Each of the new multiplayer units is presumably designed to meet a need, to fill a role in a situation or tactic where previously its race was weak. What situation is each of the new units designed for, and why couldn't similar Wings of Liberty units fill that role?
For example, Tempests are long-range aerial siege units that handle anti-air structures on the ground well, similar to Brood Lords or Yamato-using Battlecruisers. Void Rays lack the range to handle this, and while Carriers have the range, their Interceptors do not, so the Interceptors get shot down leaving the Carrier sitting there like a useless lump.
The Tempest is just 1 of the 7 new units, though. What tactical situations are the other 6 designed for?
The items in Jagged Alliance Online (armour and weapons) have two ways of distinguishing themselves one from another, similar to other modern RPGs: level of the item, and quality scale (from “junk” to “legendary” or somesuch). Another feature is price (taking into consideration that the shop pays one tenth of what it sells the equipment for). So my question is whether the price alone is a good indicator of a relative quality of the items of one class (apples to apples comparison). For instance, take two different models of Beretta in the similar price range, but of different level
In Close Combat: Last Stand: Arnhem (a Close Combat 2 remake) both sides typically have between 1 and 3 squads which are 'command' squads, which are typically infantry armed with semiautomatic rifles or submachine guns. Do these teams serve some additional strategic or tactical purpose, or are they simply mid-range high-morale combat units?
Pushing the numbers 1 through 8 builds units, but what if I didn't check what units were set to what place? Is there any way to check what unit is on each number, or do I just have to go through building them to see what it builds?
I created an iron golem farm on ps3. It is designed to have 4 artificial villages with 16 villagers each. The first two reproduced villagers to the designed limit of 16 each. On the 3rd, villagers stopped reproducing at 13. Is there a per world limit on the number of villagers in the PS3 version?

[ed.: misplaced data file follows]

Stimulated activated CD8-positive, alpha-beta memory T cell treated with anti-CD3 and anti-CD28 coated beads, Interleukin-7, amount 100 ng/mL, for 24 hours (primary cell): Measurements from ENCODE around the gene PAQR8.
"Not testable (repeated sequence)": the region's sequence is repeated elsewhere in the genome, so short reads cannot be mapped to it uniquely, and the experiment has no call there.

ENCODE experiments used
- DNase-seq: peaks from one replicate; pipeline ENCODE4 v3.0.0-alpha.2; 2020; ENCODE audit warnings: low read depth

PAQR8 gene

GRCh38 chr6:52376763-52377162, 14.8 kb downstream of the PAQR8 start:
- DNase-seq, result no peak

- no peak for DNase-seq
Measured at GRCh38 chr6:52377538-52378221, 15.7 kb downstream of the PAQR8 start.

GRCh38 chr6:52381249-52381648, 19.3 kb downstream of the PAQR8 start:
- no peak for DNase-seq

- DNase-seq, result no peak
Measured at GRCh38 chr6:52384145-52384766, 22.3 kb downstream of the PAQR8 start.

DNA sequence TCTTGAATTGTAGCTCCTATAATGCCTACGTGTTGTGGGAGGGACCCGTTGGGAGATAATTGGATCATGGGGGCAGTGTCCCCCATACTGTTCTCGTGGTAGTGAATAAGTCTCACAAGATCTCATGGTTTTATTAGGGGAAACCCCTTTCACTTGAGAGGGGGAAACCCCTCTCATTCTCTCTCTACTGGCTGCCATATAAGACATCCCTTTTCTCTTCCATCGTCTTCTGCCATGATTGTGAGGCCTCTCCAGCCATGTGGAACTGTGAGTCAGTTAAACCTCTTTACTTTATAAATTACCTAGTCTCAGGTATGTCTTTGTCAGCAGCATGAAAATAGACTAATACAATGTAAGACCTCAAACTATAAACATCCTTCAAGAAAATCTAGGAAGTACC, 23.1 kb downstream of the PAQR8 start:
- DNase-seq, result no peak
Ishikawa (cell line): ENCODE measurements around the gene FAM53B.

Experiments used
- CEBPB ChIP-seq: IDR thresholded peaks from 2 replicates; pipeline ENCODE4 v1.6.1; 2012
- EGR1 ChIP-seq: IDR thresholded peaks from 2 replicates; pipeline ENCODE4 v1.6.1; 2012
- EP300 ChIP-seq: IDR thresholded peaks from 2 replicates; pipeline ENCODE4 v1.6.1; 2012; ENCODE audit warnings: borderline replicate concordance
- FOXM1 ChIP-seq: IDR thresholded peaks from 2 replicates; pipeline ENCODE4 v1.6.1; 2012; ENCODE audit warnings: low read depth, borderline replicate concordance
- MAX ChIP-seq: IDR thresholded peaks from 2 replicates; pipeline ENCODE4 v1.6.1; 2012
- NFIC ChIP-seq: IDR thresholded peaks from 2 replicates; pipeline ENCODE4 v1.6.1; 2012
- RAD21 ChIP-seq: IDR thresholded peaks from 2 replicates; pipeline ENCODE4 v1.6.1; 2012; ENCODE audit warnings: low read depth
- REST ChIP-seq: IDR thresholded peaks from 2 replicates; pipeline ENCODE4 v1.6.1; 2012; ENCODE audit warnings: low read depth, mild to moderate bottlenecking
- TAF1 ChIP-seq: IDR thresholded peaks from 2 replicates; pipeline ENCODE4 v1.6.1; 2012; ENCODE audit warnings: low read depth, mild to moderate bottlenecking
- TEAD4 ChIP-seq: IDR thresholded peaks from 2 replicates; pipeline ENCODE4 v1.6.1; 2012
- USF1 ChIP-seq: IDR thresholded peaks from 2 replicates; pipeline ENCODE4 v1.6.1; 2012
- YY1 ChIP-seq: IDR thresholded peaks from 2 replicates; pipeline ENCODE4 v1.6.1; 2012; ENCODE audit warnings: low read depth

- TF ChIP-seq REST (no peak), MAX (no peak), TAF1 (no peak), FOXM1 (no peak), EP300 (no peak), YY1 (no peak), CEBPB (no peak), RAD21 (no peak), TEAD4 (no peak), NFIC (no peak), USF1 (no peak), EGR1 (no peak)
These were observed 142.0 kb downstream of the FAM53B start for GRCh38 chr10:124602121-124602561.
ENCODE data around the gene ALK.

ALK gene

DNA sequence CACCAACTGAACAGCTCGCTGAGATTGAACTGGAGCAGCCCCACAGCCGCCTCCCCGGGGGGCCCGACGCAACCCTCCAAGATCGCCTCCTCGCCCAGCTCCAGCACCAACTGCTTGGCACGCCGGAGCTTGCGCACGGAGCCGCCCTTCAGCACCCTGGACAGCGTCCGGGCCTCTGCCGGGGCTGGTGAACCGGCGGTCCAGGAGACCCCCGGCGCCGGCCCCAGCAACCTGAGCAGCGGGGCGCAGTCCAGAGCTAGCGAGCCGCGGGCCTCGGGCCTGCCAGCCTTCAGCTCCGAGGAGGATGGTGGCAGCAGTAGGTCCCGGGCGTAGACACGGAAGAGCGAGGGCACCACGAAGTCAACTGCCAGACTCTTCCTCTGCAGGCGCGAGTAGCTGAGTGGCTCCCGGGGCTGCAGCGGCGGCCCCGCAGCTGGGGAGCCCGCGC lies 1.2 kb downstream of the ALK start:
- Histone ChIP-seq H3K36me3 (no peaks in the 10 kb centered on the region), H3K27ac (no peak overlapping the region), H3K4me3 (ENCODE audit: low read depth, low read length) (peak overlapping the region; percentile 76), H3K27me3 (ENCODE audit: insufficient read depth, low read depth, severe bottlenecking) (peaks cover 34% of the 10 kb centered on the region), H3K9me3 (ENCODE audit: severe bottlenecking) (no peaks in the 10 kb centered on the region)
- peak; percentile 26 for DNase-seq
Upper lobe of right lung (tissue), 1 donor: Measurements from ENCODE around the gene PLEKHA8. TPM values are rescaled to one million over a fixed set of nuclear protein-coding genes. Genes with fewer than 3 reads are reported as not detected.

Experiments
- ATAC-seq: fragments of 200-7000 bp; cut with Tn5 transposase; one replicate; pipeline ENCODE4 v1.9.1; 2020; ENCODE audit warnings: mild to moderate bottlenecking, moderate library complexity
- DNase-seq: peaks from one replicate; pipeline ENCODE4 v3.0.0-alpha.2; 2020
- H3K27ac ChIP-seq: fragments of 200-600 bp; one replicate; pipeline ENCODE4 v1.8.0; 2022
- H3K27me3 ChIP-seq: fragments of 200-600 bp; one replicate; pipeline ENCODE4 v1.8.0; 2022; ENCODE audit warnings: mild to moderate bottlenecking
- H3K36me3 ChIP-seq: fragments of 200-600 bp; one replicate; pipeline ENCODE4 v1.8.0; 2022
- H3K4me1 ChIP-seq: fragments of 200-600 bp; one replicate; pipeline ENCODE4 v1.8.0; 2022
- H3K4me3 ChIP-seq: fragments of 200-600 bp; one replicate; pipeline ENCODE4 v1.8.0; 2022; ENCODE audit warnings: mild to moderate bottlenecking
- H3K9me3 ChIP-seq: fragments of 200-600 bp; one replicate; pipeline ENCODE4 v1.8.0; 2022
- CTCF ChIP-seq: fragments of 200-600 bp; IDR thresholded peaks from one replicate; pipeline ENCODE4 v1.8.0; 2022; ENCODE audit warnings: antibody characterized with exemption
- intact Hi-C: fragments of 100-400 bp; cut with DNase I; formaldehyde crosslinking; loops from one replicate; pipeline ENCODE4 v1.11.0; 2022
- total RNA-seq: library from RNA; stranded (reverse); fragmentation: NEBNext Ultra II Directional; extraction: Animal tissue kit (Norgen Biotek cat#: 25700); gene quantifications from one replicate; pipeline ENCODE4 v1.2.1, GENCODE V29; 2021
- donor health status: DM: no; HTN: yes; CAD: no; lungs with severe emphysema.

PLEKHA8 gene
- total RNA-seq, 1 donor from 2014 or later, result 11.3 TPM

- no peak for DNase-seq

During development of Heart of the Swarm, there were several mentions (e.g. the Thor, Carrier, and Mothership) of units being removed (or restricted to 1) in HOTS multiplayer (compared to Wings of Liberty multiplayer). In the final release of the expansion, what units have been removed from Heart of the Swarm multiplayer?
Golems are a huge part of EA, but after using one for so long, I find its stats are so much higher than the ones I haven't used, it would be silly to switch. Especially when you haven't even synth'd the golem yet. What I want to know is if anyone has a guide or formula for determining stat growth for golems (due to level up) or if it is just random? This would help me determine if leveling up a new golem would be worth it, if it has a greater stat growth and similar role (defensive, offensive, etc.) then I could swap it in knowing long term there would be an advantage. I looked
There's an item on the Z2 website which says: With the new 3.0 update, a new 50 MB client was introduced. Upon booting it up, you may notice that several units and buildings are invisible..., and suggested reinstalling the game "several times." It still doesn't work, and I haven't the slightest idea why. Oh, and what's my question? Has anyone else seen this problem or similar... yesterday, all buildings (and units in battles) are invisible. I'm using MacOS. I've had the game running for an hour or two and not one building has appeared. My outpost looks like a barren
The Minecraft Wiki Enchanting webpage lists a lot of mathmatical formulae and charts all designed to help us understand how enchanting works in Minecraft. I pretty much understand all of it. Here's an excerpt for clarity: The first thing that Minecraft does is apply two modifiers to the base enchantment level. Each modifier is restricted to a certain range, with numbers close to the middle of the range more common than those near the ends. The first modifier is based on the item's "enchantability," which depends on the material and the type of the item (see the table below). Minecraft
, or do they have some special properties such as extra damage to some unit type, or armor-ignoring damage, etc? Do the storms hurt buildings? Do they hurt units inside bunkers? Do they hurt units inside transports? Do they hurt interceptors inside carriers? What is the range the Templar needs to be from the storm's center in order to cast it? Is it more than his view range? EDIT: According... per second is a damage-over-time "packet" applied? i.e. how many times per second will a unit in the area-of-effect lose health? Do the storms do full damage to friendly units? Is it worth trying